Many histories of philosophy are arranged according to categories that appear to be national. It does not take very long in a library to find histories of French philosophy that claim to deal with the philosophies produced by the French nation, and the same can be said about histories of Spanish philosophy, German philosophy, American philosophy, and so on. Indeed, there are societies, like,the Society for the Advancement of American Philosophy in the United States, that purport to be devoted to the study of some of these philosophies. Of course, there are many histories of philosophy that concentrate on periods and cut across national boundaries, such as histories of ancient, Renaissance, and medieval philosophy. Likewise, there are histories of problems, themes, and schools, which also do not seem to pay much attention to nationalities. Nonetheless, a favorite way of organizing histories of philosophy is along boundaries that are taken to be national.
When one looks at these histories more carefully, however, it becomes clear that what is included in them often has little to do with nations as we generally understand them today, that is, as groups of people organized politically and living in particular territories.1 Under French philosophy, much more than the work of French citizens is included, and the same could be said about Spanish philosophy, English philosophy, and so on. Consider, for example, that histories of Spanish philosophy routinely include references to Seneca and Averroes, philosophers who lived long before the Spanish nation was constituted as a political reality, and whose relation to this nation, as we know it since the sixteenth century, is less than tenuous. Indeed, it appears that other considerations, such as language, culture, and history, play important roles in the inclusion within these categories.
This suggests that the use of these categories as reflecting national identities is inaccurate, and that they should rather be understood in other ways. One possibility is to take them to reflect ethnic, rather than national identities. Thus, "Spanish philosophy" and "French philosophy" become ethnic labels, which name and include the philosophical work of persons who do not necessarily belong to the same nation even though they belong to the same ethnic group.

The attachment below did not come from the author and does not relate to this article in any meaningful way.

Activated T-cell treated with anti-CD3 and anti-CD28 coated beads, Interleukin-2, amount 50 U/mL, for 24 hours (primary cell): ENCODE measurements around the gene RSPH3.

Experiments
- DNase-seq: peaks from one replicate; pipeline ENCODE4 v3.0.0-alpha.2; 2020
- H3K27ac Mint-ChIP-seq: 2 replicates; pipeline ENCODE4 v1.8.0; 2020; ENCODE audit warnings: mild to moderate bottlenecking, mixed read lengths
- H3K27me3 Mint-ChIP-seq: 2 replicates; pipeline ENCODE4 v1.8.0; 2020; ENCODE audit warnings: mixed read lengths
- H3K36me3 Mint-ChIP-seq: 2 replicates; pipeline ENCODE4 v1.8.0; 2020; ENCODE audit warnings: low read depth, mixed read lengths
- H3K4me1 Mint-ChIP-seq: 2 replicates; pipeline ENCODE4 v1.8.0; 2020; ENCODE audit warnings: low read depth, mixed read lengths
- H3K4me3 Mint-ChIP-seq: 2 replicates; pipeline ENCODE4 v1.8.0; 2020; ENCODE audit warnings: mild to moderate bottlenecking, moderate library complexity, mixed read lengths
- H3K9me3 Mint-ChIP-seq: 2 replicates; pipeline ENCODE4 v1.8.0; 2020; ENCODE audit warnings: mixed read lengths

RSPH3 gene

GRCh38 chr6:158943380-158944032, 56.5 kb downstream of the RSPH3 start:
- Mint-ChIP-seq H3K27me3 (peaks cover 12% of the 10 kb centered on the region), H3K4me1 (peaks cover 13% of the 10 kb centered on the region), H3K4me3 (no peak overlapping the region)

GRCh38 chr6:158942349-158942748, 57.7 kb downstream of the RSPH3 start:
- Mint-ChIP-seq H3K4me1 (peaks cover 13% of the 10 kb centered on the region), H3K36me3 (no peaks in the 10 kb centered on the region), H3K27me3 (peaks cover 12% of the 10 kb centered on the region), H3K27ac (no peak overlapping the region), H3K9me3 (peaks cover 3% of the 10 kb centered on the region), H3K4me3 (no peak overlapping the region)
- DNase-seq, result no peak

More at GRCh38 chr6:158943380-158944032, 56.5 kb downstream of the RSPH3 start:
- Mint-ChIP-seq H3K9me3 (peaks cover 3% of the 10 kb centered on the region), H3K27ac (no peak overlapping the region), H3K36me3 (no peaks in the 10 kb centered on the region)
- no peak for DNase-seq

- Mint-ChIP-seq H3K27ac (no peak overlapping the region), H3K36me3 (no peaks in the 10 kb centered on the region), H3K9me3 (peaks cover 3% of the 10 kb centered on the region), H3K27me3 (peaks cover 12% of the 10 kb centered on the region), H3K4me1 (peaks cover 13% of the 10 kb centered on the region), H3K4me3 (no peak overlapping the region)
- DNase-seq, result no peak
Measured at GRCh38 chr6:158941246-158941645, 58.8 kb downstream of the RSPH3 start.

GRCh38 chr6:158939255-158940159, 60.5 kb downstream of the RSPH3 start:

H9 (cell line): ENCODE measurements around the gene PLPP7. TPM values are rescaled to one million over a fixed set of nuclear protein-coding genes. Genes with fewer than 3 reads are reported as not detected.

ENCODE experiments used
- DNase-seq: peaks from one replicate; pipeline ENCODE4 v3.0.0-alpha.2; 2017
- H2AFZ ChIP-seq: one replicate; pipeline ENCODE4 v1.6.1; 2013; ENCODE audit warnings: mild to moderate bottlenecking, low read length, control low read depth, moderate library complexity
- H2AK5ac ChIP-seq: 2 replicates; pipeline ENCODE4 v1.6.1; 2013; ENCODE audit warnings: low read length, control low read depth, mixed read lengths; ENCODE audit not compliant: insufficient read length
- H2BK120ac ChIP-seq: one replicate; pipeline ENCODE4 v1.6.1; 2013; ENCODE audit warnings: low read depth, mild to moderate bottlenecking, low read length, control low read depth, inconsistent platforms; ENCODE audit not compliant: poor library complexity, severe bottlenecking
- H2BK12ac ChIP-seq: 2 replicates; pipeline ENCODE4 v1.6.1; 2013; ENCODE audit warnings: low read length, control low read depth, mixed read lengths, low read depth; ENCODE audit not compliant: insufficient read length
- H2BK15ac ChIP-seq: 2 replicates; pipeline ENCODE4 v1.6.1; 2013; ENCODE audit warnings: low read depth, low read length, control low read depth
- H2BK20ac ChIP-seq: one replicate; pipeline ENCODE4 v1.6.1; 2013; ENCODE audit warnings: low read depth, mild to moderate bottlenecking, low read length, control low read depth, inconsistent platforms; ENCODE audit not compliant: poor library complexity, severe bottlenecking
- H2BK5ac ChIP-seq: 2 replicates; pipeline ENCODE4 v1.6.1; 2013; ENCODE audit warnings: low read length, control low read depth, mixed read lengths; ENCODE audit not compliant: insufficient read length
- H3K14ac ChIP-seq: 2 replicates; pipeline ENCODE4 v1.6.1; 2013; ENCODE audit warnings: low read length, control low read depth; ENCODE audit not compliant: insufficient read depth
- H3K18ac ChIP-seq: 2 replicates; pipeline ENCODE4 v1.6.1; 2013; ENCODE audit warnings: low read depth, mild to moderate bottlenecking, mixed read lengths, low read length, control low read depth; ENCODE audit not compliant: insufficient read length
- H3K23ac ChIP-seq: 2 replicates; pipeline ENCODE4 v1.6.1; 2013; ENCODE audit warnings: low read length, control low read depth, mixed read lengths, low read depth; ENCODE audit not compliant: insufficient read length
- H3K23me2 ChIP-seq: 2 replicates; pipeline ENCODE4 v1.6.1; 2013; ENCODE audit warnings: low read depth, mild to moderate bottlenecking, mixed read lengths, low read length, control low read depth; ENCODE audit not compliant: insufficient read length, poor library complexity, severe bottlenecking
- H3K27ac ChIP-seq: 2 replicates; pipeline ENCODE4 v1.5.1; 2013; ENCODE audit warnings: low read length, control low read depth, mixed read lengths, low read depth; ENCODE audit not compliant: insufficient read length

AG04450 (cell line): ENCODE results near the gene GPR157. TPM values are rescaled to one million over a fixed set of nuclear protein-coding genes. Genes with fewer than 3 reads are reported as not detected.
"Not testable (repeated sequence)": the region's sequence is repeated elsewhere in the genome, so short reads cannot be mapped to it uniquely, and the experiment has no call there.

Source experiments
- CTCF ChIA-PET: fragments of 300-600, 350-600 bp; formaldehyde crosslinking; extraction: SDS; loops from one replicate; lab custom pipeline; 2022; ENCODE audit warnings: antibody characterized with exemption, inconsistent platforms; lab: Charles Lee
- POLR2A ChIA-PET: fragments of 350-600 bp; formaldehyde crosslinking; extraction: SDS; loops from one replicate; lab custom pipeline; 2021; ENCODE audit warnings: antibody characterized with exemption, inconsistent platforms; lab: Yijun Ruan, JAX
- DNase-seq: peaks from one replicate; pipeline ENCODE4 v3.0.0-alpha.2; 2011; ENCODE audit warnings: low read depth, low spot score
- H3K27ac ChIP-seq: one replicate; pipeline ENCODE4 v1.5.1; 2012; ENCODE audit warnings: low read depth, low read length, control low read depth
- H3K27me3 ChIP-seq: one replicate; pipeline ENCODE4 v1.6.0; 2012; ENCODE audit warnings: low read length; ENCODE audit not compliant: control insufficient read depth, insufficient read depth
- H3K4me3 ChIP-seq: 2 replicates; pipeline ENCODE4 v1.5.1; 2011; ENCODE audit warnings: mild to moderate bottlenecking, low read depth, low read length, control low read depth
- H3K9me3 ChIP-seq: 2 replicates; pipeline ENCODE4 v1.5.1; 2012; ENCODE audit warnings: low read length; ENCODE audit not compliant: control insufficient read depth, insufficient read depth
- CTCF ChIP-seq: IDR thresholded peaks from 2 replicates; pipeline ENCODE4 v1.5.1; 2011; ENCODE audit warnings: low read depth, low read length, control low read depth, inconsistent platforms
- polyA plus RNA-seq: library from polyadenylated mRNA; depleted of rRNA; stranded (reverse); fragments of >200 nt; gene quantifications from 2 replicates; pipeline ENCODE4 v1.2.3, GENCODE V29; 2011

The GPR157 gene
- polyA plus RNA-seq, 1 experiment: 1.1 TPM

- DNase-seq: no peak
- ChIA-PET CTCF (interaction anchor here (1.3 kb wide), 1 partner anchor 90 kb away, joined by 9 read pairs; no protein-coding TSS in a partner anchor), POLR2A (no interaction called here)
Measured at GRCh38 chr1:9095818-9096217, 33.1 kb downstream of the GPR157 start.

The notion of an ethnic philosophy poses all sorts of philosophically interesting questions. Some of these are related to the notion of ethnicity itself, which is receiving considerable attention these days, but remains still quite murky. I have dealt with ethnicity elsewhere in some detail, so I shall not take up this issue here.2 Instead, I shall take up the question of inclusion: What counts as part of an ethnic philosophy? Unfortunately, posing the question in this way does not take us very far. In order to make some progress we need to pose the question in concrete terms, and so I have chosen the case of Latin-American philosophy for this purpose. There are several reasons for the choice. One, it is a clear case of ethnic philosophy in the sense I understand it here, insofar as there is no Latin-American nation; two, there has been much discussion about the nature, and even existence, of Latin-American philosophy; and three, I am well acquainted with the topic. In addition, I need to clarify some confusions. The first of these has to do with the notion of history. This notion is important because, when one speaks of an ethnic philosophy, often what is meant is the history of that philosophy. But "history" itself is frequently used ambiguously.
My overall thesis is that ethnic philosophies are historical realities enmeshed in webs of complicated relations. This requires that a proper understanding of them reflect this reality. Moreover, it is a mistake to think of these philosophies as classes whose members satisfy necessary and sufficient conditions. The conditions of membership vary, as history itself does, allowing for different groupings and ways of looking at them. …